Chumado: having one too many drinks. My dictionary Nariño edit

Chumado: having one too many drinks. My dictionary Nariño edit

Un recorrido por la jerga de esta región del sur del país, de la mano de la inglesa Julia Larkin.

Julia My Dictionary

Before anyone goes complaining, though, I better issue a disclaimer: no, I have not yet visited the Nariño region.

18 de abril 2018 , 01:37 a.m.

With every week that goes by, I feel a little more amazed by one of Colombia’s most defining features: its ever-present, beloved regionalism. After all, where would this very weekly article be, without it? I’m sure there are countless significant, cultural and historic reasons for this obsession, but the idea the meandering hill ranges and glistening lakes might play a huge role in it all, really does seem romantic.

Equally, it seems as though each region I discover offers me an even longer list of lovely words, so few of which bear any resemblance to the Castilian Spanish I was taught at home. I might not be able to get much use out of them in next year’s oral classes, but I do feel so lucky to be stumbling across so many more cultures than I bargained for!

This week, I’m covering the south-west’s Nariño region. ¡Diviértete!

Aguaguado: A childlike ‘crybaby’. Who, me? Surely not!

¡Atatay! /¡Atatacas!: Equivalent of the constantly-used Castilian phrase, “¡qué asco!” meaning “Ugh! That’s disgusting!” – Words I think I must utter about a fifteenth as often as my Spanish-speaking friends. Either Colombians have a much lower tolerance for disgust or I’m just less vocal about it.

Ayora: ‘¡Ay!’ + ‘¿Y ahora?’ are forged here to mean “no way?!” In either an awestruck or negatory way. As a non-native, I’m always a big fan of these fun merge-y words because they make me feel clever and fluent. Hoorah.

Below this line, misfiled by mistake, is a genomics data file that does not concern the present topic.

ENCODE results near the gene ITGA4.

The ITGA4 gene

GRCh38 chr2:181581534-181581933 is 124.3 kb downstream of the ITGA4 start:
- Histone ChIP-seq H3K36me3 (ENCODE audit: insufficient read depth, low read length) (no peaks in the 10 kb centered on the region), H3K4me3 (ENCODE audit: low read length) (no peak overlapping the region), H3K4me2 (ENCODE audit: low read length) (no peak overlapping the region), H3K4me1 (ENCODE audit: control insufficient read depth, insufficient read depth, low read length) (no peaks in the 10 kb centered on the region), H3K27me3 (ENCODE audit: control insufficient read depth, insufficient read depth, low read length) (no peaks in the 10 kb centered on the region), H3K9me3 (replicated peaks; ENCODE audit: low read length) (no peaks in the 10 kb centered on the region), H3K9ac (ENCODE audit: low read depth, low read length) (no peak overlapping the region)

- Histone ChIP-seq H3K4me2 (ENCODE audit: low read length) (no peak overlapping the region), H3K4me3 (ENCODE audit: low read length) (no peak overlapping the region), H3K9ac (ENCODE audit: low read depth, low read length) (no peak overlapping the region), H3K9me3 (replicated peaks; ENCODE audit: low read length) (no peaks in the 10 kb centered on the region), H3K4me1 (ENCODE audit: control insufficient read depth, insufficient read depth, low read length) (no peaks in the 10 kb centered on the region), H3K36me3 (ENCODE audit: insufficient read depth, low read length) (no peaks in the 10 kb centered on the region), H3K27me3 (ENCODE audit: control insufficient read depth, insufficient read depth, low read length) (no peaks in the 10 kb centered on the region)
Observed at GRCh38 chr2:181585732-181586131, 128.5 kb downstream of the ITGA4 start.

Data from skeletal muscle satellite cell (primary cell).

Bonitico: A term of endearment, with recognition from God himself. Ironically, some seem to use this to refer to the penis… clearly, this was a word created by a man with one complex or another.

Bámbaro o cacorro: With these two different words conflating the words ‘effeminate’ and ‘homosexual’, the Nariños aren’t doing themselves proud, here… I guess I’ll have to visit the region to know whether these archaic ideas are still widely held!

Cacha: Used to refer to a good friend… or a bag of marbles. I wonder if this has anything to do with our phrase ‘you’ve lost your marbles’ (meaning that you’ve gone mad). Almost definitely not, I’d imagine, but it’s a sweet thought that you might lose your mind because you’d lost your good friend!

Cachos: ‘Banter’, banter and more banter. The Colombian and British senses of humour may be pretty divergent (people here invariably think I am very rude and/or intellectually stunted), but one thing we certainly share is an ability to laugh at ourselves… and each other.

Cari: That’s right: guinea pigs are indeed gendered in Nariño and this is the word for the male ones. Why? Because they’re a delicacy there. Delish.

Carisina o pijuda: Both of these words refer to a woman who is undomesticated or not great at household chores… Eek! Sounds a bit like me! Not to mention any other contemporary woman who isn’t lying to herself. Funnily enough, male equivalents of these words do not seem to exist, but please correct me if I’m wrong (I hope I am)!

Cuscungo: The ‘owl’ is master of the magic of fortune-telling to the indigenous Quechua people, who reside mostly around the central South American Andes. The Quechuan words, ‘cozco’ (‘navel’) and ‘hunguy’ (‘death’) are merged here; word has it that the owl’s cawing over a home is a sure sign of death.

Chumado: Drunk, battered, carparked, trolleyed, pissed, binned, waved – any of the above, really. A multitude of words for ‘intoxicated’ is clearly another thing our cultures have in common, then. Phew!

Guagua o guagüita: a ‘toddler’ or ‘baby’. This, like so many other words here, is Quechuan. However, I like to imagine that the etymology of these words is derived from some ‘universal’ baby language – surely the first sound of every baby ever is a variation on the word ‘ga-ga’?

“Dame una mucha” means – you guessed it – “give me a kiss”. Oh, thank god! Romance isn’t dead, after all.

Viringo / biringo: I’d start leaving these out every week, but I feel consistency is key; you might as well be able to recite all of the twenty regional Colombian words for ‘naked’ if you can! Now that’s a party trick.
Stay tuned for next week’s equally confused instalment of my Colombianismos.

​Especial para EL TIEMPO

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